• A new “paradigm shift” for system-wide capacity development practice is proposed to achieve more transformative and sustainable change at scale. Going beyond “business as usual” individual capacity building,  system-wide capacity development enhances capacities across three interdependent capacity development dimensions based on assessed needs: Individuals (knowledge, skills, competencies); organizations, institutions and networks (performance, mandates and procedures, cross-sectoral, horizontal, vertical and multi-stakeholder coordination and networks); and the enabling environment (regulatory and policy frameworks, institutional linkages and political commitment and will). 
  • Practical “how to” steps to guide country stakeholders on implementing a system-wide capacity development approach include: Jointly with stakeholders (a) assessing system-wide capacities; (b) designing contextualized and targeted capacity development interventions; and (c) monitoring and documenting progress. The process needs to be participatory, inclusive and interactive to enable countries to fully understand the benefits of adopting climate-smart approaches, to reduce rights inequalities and to create a space for dialogue, negotiation and consensus-building.
  • Capacities of the enabling environment for CSA are strengthened by addressing policy coherence and mainstreaming CSA approaches into national policies and programmes, linking scientific assessment to more effective decision-making, and conducting participatory governance assessments to promote more responsible governance of natural resources. 
  • Strengthening organizational, institutional and network capacities for CSA includes synchronizing mandates, enhancing horizontal and vertical coordination within and among sectors, stakeholders, organizations, institutions while supporting networks. Organizational and institutional enhancement at the landscape level deserves particular attention. Strengthening local institutions at the landscape level is key entry point to foster coordination, collaboration, ownership and commitment for joint CSA action. Strengthening, establishing and facilitating multi-stakeholder, multi-actor processes and platforms through a neutral, trusted convenor and partnership broker creates important spaces for inclusive and gender-sensitive dialogue. These are key ingredients for an inclusive CSA strategy development, implementation and monitoring.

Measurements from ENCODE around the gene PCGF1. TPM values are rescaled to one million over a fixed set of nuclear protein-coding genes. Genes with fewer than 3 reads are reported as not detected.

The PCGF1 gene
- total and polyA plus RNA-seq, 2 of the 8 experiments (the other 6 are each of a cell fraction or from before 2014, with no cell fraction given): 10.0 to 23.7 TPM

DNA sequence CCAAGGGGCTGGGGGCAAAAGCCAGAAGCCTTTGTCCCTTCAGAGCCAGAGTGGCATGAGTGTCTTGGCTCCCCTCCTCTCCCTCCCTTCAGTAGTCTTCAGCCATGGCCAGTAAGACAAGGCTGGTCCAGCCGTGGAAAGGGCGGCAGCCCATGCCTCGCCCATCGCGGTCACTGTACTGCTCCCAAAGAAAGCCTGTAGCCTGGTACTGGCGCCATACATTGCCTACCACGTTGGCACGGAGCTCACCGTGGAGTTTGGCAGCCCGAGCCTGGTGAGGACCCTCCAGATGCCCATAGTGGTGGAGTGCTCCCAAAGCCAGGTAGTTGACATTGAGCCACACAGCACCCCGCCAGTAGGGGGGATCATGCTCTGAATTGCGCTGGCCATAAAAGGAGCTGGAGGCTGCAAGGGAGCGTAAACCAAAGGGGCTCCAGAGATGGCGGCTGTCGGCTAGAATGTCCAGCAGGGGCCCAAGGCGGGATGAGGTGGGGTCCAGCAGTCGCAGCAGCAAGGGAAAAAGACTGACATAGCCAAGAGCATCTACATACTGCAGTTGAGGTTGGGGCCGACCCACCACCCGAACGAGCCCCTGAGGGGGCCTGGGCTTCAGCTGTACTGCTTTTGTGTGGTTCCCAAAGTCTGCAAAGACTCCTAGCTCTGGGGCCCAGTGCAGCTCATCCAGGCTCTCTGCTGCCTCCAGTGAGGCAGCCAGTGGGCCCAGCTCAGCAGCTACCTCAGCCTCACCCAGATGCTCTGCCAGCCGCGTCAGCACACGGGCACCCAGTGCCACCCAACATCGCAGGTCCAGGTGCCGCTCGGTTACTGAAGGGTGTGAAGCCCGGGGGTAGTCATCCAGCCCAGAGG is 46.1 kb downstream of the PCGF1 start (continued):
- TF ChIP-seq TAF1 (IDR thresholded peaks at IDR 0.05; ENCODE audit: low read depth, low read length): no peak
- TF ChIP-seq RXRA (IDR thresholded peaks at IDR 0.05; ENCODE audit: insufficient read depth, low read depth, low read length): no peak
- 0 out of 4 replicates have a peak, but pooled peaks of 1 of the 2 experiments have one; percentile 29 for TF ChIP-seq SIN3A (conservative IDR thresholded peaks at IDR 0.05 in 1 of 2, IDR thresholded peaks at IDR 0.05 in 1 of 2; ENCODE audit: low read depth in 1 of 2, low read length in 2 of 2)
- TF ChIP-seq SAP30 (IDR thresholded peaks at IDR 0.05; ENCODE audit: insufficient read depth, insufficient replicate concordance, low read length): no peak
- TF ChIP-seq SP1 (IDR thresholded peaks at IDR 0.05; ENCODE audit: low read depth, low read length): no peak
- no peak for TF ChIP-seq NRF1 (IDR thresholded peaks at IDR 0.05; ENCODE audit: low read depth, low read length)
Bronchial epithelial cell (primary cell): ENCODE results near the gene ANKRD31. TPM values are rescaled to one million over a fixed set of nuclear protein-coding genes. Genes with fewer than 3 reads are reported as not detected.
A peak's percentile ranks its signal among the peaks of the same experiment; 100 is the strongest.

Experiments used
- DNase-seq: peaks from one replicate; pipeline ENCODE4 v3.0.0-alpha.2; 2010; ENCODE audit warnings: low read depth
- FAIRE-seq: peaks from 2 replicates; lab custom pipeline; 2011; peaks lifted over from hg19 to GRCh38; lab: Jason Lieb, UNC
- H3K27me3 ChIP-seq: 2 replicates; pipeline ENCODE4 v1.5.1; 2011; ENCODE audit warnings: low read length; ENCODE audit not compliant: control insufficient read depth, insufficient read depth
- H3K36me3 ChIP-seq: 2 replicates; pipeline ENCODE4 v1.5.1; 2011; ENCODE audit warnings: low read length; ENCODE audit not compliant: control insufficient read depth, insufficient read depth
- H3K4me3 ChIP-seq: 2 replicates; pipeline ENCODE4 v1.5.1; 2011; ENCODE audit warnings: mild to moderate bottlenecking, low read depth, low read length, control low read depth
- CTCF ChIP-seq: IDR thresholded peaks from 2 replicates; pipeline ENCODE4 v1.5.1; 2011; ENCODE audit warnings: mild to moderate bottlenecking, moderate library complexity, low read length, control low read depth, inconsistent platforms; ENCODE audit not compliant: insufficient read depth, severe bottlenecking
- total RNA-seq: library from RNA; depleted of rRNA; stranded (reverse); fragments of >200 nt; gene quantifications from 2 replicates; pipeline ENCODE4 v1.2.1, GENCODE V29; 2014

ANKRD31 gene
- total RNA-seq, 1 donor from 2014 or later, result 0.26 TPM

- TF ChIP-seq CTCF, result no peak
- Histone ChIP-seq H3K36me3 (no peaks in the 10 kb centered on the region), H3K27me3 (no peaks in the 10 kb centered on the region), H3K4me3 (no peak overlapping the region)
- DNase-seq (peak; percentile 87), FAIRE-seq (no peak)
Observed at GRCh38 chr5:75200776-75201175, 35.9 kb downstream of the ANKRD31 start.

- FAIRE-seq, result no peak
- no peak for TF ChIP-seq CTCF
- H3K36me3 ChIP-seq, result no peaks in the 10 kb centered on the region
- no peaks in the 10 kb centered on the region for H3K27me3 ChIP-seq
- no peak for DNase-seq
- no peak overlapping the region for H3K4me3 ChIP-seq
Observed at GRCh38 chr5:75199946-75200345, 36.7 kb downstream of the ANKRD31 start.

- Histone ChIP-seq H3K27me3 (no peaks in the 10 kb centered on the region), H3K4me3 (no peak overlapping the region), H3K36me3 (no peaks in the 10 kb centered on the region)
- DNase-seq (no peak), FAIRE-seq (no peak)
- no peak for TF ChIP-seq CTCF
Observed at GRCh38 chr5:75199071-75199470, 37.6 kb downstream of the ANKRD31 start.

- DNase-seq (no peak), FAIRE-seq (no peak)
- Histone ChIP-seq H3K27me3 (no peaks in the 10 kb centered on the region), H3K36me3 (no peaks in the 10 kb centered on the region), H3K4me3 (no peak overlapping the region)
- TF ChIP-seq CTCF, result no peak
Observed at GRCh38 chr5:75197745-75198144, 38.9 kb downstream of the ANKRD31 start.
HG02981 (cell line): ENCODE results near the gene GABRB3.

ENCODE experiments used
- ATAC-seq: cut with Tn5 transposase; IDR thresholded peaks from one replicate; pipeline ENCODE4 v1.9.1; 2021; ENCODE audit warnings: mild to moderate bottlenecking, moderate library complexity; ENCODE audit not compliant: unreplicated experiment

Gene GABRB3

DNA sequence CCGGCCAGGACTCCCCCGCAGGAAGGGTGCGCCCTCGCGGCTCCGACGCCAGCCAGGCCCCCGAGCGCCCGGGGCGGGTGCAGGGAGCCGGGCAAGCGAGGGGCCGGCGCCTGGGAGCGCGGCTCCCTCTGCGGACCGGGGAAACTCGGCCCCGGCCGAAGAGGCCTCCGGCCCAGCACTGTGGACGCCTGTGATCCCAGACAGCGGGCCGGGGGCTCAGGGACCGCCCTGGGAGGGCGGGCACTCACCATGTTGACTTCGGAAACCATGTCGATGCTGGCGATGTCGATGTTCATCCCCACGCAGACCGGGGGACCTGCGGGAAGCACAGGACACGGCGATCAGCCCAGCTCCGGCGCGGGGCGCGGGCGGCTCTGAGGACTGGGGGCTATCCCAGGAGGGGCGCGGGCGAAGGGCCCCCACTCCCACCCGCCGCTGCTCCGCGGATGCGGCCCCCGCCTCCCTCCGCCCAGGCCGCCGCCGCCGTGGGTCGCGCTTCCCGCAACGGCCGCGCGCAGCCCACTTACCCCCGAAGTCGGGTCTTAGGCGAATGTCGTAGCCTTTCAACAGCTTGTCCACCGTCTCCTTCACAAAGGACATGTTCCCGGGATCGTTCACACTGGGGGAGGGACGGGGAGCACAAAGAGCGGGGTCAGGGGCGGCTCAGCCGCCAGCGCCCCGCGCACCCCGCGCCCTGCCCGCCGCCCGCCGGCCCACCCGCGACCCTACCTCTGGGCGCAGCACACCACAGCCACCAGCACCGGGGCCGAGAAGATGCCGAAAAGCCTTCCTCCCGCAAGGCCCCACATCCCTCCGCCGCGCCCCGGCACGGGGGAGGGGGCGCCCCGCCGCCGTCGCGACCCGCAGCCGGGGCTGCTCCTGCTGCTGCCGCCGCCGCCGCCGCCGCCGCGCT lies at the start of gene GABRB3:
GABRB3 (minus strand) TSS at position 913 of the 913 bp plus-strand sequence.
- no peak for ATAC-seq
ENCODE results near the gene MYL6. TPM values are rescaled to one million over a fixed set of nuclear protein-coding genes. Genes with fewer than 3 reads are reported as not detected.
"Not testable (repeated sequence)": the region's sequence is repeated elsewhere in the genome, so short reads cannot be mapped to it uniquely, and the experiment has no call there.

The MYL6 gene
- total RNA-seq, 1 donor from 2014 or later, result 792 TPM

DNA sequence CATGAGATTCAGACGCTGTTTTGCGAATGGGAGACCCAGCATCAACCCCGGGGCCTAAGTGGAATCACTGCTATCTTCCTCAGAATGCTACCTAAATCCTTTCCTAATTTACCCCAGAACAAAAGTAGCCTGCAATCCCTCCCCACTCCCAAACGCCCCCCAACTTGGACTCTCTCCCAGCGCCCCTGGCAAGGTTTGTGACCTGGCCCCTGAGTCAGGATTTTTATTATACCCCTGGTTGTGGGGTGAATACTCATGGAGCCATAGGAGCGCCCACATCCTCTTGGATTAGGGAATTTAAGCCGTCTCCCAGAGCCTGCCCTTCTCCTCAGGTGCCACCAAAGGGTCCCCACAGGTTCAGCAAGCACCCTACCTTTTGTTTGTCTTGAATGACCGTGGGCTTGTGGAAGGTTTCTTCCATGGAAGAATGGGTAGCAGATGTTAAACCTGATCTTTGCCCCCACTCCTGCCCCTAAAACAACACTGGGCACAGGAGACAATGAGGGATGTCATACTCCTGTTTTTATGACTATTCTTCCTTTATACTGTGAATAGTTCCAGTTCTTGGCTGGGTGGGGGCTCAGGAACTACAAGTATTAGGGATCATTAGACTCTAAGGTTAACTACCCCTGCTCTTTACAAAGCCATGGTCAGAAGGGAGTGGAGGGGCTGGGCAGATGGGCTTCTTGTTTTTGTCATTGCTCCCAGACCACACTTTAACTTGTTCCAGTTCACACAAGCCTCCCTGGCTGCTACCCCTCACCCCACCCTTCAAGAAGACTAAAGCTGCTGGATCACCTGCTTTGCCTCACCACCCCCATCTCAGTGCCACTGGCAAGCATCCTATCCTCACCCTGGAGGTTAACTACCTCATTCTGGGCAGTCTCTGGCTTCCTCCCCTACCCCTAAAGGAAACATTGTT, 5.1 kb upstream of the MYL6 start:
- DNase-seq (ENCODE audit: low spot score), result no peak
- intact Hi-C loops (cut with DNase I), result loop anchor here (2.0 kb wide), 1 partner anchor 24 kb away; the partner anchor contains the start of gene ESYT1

• Ongoing skills development for CSA through continuous engagement of national and local, formal and informal education, training institutions and tertiary educational institutions will be important due to the uncertain and dynamic nature of climate change impacts
  • Farmer Field Schools (FFS)/Climate Field Schools (CFS) are a particularly relevant capacity enhancement modality for CSA to consider. FFS/CFS present an innovative, participatory and interactive learning approach that emphasizes problem solving and discovery-based learning, as well as empowerment.  
  • Strengthening agricultural innovation systems as integrated networks of stakeholders comprising of research, extension, producers, agribusinesses and others is an essential catalytic factor for adopting CSA approaches. Such systems generate, document, blend, share and apply indigenous and scientific knowledge and practices, while facilitating joint learning and collaboration. 
  • Information and Communication Technologies (ICTs) and participatory Communication for Development approaches are catalytic factors for adopting CSA approaches at scale. They improve access to information, knowledge and practices, facilitate dialogue between stakeholders, enhance the voice in decision-making processes, trigger learning across levels, and provide knowledge networks and platforms where diverse actors can connect, interact, share and act.